As it became clear during the 2016 US election that Donald Trump had a mountain of support underneath him, nervous Democrats connected to the Hillary Clinton camp reached out to US officials over a half-dozen times, "each tapping a political connection to get suspect evidence into FBI counterintelligence agents' hands," according to The Hill's John Solomon, citing internal documents and testimonies he has reviewed, along with interviews Solomon conducted.
Ex-FBI general counsel James Baker, one of the more senior bureau executives to be targeted, gave a memorable answer when congressional investigators asked how attorney Michael Sussmann from the Perkins Coie law firm, which represented the Clinton campaign and Democratic Party, came to personally deliver him dirt on Trump.
“You’d have to ask him why he decided to pick me,” Baker said last year in testimony that has not yet been released publicly. The FBI’s top lawyer turned over a calendar notation to Congress, indicating that he met Sussmann on Sept. 19, 2016, less than two months before Election Day. -The Hill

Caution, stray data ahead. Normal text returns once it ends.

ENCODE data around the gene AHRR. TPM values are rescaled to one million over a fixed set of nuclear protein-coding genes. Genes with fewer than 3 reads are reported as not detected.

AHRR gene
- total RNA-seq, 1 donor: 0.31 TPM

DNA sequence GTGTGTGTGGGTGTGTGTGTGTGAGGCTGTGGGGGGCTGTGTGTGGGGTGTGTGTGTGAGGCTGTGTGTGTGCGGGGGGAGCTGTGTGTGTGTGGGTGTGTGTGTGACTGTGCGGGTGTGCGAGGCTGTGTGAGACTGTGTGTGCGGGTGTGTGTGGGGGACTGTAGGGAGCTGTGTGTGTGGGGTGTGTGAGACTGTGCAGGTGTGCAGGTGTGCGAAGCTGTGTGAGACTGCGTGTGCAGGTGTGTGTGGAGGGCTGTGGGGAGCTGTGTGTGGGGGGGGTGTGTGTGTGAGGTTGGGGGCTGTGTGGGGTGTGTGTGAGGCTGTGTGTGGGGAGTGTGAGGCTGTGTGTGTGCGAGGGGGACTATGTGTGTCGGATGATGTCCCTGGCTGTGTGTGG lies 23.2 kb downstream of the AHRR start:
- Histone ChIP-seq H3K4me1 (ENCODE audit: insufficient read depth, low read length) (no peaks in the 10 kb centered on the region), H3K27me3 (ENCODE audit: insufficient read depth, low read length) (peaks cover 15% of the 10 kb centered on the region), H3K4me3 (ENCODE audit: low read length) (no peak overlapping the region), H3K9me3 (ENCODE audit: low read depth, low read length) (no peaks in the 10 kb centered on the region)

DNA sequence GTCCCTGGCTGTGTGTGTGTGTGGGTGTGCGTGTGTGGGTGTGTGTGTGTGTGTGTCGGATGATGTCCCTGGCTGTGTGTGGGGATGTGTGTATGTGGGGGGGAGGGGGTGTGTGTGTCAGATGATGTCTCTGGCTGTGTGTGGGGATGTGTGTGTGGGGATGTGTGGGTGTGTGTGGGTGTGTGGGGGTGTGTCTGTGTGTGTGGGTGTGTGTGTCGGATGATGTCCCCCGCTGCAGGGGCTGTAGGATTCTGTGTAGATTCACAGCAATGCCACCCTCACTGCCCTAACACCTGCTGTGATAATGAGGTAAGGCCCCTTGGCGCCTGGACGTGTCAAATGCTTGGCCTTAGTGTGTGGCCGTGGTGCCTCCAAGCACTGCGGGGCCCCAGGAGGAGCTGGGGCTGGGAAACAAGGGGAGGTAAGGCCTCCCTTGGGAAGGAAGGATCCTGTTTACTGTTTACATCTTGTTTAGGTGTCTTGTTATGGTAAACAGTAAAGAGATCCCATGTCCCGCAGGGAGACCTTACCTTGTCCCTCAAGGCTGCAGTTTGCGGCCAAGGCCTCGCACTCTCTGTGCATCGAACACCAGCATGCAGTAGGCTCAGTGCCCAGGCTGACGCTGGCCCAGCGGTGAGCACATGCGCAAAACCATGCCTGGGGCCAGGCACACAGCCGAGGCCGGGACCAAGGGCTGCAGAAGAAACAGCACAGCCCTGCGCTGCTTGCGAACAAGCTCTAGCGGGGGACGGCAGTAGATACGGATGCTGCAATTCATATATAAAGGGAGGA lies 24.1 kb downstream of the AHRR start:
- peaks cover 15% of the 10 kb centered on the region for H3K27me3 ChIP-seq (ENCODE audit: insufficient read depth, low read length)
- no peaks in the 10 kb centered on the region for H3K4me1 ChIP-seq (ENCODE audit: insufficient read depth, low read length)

Perkins Coie, as we know, paid Fusion GPS to produce opposition research assembled by former MI6 spy Christopher Steele in his now infamous "Steele Dossier," which suggested that Donald Trump colluded with Moscow during the 2016 election.
By the time Perkins attorney Sussman reached out to the FBI's James Baker, the Steele dossier had already made its way inside the FBI. Sussman, however, "augmented it with cyber evidence that he claimed showed a further connection between the GOP campaign and Russian President Vladimir Putin," according to Solomon. Some of this digital evidence was delivered on a thumb drive, according to Baker.
"[Sussmann] told me he had cyber experts that had obtained some information that they thought they should get into the hands of the FBI," Baker testified. "I referred this to investigators, and I believe they made a record of it," he added, telling his colleagues to "Please come get this."
Baker acknowledged that the Clinton-linked attorney's evidence did not follow the typical route into the FBI - but since he was the bureau's top attorney, agents snapped-to and collected it from him.
Rewinding to Steele's first outreach